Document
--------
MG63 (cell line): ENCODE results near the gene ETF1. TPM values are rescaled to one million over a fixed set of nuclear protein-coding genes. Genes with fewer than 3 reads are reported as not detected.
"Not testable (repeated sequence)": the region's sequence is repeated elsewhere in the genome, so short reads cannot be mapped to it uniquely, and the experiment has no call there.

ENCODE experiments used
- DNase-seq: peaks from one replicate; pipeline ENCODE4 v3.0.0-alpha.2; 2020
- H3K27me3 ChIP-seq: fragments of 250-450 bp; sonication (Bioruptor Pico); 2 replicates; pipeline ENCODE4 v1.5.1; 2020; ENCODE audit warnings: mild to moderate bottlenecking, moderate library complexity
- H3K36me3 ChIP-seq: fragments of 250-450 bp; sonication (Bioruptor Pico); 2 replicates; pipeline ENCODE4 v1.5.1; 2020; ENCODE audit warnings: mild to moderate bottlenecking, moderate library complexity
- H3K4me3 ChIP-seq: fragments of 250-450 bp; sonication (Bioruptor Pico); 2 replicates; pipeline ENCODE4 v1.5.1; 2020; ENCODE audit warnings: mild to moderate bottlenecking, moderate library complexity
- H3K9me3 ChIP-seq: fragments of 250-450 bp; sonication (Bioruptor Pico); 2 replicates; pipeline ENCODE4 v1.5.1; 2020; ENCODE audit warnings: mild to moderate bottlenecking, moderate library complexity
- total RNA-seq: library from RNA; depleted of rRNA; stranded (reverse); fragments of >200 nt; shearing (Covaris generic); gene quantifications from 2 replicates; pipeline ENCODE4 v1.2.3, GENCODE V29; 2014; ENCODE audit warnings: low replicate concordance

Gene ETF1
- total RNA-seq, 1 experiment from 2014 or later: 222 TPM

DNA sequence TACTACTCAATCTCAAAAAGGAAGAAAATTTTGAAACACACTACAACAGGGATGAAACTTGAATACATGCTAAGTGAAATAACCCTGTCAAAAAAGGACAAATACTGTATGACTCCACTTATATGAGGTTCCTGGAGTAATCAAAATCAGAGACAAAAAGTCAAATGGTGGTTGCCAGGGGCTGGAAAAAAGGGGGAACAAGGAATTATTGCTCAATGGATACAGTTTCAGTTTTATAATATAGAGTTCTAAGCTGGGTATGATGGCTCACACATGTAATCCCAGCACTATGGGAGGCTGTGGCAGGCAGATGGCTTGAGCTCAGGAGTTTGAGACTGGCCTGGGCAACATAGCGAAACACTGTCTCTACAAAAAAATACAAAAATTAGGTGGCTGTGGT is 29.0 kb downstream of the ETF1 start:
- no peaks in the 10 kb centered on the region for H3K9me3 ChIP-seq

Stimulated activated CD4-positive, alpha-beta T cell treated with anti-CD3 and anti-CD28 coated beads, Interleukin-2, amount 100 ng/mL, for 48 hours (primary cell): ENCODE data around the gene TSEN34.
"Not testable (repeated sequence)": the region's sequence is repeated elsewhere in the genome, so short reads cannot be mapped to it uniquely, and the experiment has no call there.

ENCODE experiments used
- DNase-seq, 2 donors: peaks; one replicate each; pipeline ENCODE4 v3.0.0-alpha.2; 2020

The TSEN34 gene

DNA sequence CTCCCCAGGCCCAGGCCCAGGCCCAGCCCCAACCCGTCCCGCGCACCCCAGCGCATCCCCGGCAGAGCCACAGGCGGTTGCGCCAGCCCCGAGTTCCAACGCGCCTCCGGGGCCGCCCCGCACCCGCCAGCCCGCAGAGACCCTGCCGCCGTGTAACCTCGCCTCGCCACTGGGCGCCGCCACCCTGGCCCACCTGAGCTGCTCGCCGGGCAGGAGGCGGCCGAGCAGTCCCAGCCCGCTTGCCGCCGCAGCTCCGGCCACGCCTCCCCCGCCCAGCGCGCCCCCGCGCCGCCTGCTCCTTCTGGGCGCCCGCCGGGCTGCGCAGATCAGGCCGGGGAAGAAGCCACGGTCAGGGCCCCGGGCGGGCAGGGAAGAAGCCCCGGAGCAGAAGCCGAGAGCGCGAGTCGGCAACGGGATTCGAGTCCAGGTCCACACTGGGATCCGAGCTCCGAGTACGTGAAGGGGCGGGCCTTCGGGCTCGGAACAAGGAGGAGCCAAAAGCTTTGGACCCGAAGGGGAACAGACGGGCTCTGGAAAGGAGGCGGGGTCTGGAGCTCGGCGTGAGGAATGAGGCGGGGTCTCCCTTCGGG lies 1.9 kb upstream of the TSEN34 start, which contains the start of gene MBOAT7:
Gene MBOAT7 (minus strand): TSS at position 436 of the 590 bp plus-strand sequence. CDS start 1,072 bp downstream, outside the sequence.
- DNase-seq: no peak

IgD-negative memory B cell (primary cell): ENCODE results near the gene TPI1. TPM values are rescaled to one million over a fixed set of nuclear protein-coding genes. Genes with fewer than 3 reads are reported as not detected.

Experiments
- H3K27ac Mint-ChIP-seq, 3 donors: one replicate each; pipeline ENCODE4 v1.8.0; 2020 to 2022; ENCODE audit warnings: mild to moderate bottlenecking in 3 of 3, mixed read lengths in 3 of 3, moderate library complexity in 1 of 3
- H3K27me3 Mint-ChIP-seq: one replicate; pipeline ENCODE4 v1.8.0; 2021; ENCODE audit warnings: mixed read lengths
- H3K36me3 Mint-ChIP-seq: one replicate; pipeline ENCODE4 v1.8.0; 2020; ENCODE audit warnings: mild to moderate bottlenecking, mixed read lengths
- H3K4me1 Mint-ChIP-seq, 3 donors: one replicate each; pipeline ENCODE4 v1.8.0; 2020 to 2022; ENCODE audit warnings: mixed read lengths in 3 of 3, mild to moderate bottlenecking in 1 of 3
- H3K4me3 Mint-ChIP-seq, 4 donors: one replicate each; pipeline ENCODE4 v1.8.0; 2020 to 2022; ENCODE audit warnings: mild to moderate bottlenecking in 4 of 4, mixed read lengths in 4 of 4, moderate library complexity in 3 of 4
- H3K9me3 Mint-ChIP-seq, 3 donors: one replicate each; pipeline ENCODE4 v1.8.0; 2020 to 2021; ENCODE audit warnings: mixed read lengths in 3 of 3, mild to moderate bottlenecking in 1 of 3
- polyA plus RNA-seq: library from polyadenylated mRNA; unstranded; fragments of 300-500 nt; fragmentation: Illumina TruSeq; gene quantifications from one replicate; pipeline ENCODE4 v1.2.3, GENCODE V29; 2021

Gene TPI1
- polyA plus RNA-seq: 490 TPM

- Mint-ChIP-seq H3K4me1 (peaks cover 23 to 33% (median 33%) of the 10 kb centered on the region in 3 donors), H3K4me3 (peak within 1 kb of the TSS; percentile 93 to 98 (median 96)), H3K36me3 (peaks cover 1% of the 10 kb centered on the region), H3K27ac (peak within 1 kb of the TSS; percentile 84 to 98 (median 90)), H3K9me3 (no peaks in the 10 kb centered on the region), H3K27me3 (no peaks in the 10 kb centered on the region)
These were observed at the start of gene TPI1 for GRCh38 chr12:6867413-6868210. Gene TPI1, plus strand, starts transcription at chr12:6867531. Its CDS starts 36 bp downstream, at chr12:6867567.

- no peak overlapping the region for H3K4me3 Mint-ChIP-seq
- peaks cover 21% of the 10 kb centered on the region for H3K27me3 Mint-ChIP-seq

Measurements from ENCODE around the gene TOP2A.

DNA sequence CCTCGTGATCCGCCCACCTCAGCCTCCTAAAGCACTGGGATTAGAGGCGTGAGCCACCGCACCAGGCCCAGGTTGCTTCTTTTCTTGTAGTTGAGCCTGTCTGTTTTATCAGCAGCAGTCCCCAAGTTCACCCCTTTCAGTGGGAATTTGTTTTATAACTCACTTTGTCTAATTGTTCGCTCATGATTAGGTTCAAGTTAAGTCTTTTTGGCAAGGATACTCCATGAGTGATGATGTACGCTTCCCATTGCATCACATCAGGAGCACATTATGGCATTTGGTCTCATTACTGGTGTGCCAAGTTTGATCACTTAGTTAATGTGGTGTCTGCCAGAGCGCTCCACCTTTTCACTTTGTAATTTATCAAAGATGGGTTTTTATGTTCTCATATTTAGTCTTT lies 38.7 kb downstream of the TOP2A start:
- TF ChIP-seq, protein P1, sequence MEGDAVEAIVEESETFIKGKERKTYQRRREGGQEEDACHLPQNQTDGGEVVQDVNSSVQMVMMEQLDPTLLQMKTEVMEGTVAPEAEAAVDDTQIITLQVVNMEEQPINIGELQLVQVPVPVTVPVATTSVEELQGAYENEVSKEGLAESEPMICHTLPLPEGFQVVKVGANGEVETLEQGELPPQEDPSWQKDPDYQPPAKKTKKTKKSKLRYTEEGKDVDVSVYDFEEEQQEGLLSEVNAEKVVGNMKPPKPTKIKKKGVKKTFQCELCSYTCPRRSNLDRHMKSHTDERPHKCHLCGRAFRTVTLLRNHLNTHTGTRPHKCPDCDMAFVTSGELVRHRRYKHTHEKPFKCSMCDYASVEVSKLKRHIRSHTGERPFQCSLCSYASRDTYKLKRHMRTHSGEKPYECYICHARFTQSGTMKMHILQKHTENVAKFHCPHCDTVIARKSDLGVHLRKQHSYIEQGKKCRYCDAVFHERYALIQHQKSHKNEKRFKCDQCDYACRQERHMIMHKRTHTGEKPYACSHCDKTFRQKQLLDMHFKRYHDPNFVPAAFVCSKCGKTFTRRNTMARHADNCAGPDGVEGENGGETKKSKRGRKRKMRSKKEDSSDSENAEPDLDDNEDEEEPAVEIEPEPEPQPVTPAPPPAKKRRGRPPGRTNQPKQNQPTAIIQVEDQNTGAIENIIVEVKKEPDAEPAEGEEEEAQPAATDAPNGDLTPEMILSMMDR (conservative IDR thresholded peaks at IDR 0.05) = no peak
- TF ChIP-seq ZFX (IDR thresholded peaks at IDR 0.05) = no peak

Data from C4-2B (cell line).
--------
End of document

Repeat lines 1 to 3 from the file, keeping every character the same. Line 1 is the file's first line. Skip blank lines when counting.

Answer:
MG63 (cell line): ENCODE results near the gene ETF1. TPM values are rescaled to one million over a fixed set of nuclear protein-coding genes. Genes with fewer than 3 reads are reported as not detected.
"Not testable (repeated sequence)": the region's sequence is repeated elsewhere in the genome, so short reads cannot be mapped to it uniquely, and the experiment has no call there.

ENCODE experiments used